Covid has made iron deficiency a health risk. Check out alternatives before taking the pill

“Beauty is an iron mine,” Australian mining magnate Gina Reinhart once remarked. She spoke of a precious resource, but iron is also deeply important important for living organisms: from bacteria and fungi to mammals like us.

Iron acts as a key to numerous metabolic functions in our body. But iron deficiency persists one of the greatest global health risks recognized by the World Health Organization (WHO).

Iron deficiency has become the most prevalent micronutrient disorder worldwide and Covid may be making the problem worse.

Iron is hard to come by

The type of iron that we mine is different from the free form iron that can be used biologically. Freeform iron has a tendency to Jump between two chemical stateswhich allows it to bind to different molecules and take part in all sorts of essential reactions in our body.

But again we see a different story during food digestion. In our upper small intestine, where iron is most effectively absorbed, free form iron tends to bind with oxygen, other minerals and food components. This often results in rocky, insoluble clumps (resembling those we mine!). These are too big to pass through or between our cells.

This means that even if we consume enough iron, typically only about 15-35% of it is absorbed. It also means iron may be available improved or inhibited depending on how we eat it or what we eat it with.

For example, heme iron from animal meat has one cage-like structure, which carries the iron in a soluble form that prevents it from clumping together during absorption. In many western countries, heme iron only accounts for Eaten 10% of the iron, but two-thirds of the total iron absorbed.

More of us are at risk of shortage

Getting enough iron sounds like simple math: we want Add enough to our food intake to balance the iron being lost from the body, e.g. B. by feces, skin peeling, menstruation (in women) and sweat. But the two sides of the equation can change depending on who and where we are throughout our lives.

In general, iron deficiency occurs when our body’s iron stores are depleted because we haven’t ingested or taken in enough iron to meet our needs.

This can happen when people restrict their diet, for example for religious, social or medical reasons. Some people also find it difficult to keep up when their iron needs increase, such as pregnant woman and growing children.

However, iron deficiency can also occur if the body has enough iron, but cannot transport it effectively into the cells. This is common in people with acute and chronic infections, heart and autoimmune diseases, and cancer. In these cases, the underlying condition must be treated first, rather than improving iron absorption.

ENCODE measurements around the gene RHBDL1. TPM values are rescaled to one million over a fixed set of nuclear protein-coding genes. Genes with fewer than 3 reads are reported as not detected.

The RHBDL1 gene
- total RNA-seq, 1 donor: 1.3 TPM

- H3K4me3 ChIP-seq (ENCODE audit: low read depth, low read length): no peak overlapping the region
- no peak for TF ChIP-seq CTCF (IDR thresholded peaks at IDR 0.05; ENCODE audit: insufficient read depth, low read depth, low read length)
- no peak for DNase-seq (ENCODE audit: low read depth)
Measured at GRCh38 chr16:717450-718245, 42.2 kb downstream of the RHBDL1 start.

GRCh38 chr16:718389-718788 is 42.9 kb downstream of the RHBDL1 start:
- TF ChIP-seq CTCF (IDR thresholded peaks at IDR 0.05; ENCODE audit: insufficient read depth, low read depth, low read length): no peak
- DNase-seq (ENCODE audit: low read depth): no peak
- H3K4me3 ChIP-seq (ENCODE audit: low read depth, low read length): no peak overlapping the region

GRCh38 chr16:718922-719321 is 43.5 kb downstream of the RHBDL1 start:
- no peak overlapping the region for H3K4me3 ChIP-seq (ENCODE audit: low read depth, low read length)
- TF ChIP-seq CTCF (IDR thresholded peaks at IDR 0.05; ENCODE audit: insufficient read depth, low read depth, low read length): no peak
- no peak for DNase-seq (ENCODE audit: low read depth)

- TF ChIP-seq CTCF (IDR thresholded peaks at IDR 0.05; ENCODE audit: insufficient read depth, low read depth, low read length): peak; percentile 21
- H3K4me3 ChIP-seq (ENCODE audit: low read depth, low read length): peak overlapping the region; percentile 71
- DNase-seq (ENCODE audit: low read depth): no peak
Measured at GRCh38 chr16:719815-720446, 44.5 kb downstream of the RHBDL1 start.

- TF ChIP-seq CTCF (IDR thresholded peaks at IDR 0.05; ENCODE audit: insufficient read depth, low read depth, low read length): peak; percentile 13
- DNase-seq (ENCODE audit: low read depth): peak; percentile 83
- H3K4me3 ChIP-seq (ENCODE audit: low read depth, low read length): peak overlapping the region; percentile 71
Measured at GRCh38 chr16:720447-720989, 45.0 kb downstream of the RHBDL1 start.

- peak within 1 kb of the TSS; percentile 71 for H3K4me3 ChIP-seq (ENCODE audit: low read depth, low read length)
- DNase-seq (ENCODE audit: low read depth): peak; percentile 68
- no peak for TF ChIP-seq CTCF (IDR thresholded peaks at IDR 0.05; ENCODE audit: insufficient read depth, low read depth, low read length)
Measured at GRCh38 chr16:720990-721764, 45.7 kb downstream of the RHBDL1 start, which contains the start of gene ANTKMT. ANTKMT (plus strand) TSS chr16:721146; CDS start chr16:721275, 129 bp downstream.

The table below summarizes some common causes of iron deficiency. Sometimes several causes can occur at the same time – for example in the case of many top athletes (35% of women and 11% of men) Iron deficiency results from decreased absorption due to inflammation, in addition to increased loss through sweat and breakdown of blood cells.

Also Read: Can Taking Vitamins and Supplements Help You Recover From Covid?

Covid didn’t help

The ongoing Covid epidemic has also introduced several risk factors for iron deficiency.

We know that severe infection with SARS-CoV-2 (the virus that causes Covid) can change the way some people live metabolize iron, resulting in lower iron levels for up to two months after infection. This contributes to the symptoms commonly reported after infection, as are fatigue and lethargy.

The recovery from the pandemic itself has also intensified Food supply issuesas well as increasing global income inequality.

That means more people are facing food security barriers — and the nutrient-dense foods that help boost our iron absorption, like red meat or leafy greens, may be unavailable or unaffordable for them.

Before you take a pill

It may be tempting to take one of the many widely available iron supplements to try and boost your absorption. However, we must remember that iron supplementation is conventional associated with some negative side effects.

These include damage to our intestinal lining, nausea, diarrhea and constipation. Iron supplementation has also been associated with changes gut microbiomea key determinant of health.

The WHO has recommended two other approaches: Diet diversification and food fortification.

diversification of diet is exactly what it sounds like: a diet high in a variety of whole foods like fruits and vegetables, grains and legumes, meat, dairy, and nuts and seeds.

This approach not only ensures that there is enough iron in the foods we eat, but also that they are in different forms or “vehicles” to enhance absorption. This approach works also with plant foods.

Food fortification, which involves adding iron to processed foods, is also a fairly safe yet accessible option due to its lower dose. In Australia, iron is commonly fortified in products such as bread, cereal and ready mixes.

It can be difficult to get the iron into our bodies and where it’s needed. But before we turn to supplements, we need to remember that food sources should always come first. In the event of a diagnosed deficiency, your healthcare professional will provide you with further information on where supplements are needed.

Yianna Zhanggraduate student, The University of Melbourne; ken ngSenior Lecturer & Course Coordinator (Master of Food Science), The University of Melbourneand said AjouniAssociate professor, The University of Melbourne

This article is republished by The conversation under a Creative Commons license. read this original article.

Also read: Drastic dietary changes, increase in anxiety, loneliness – how Covid changed lifestyles

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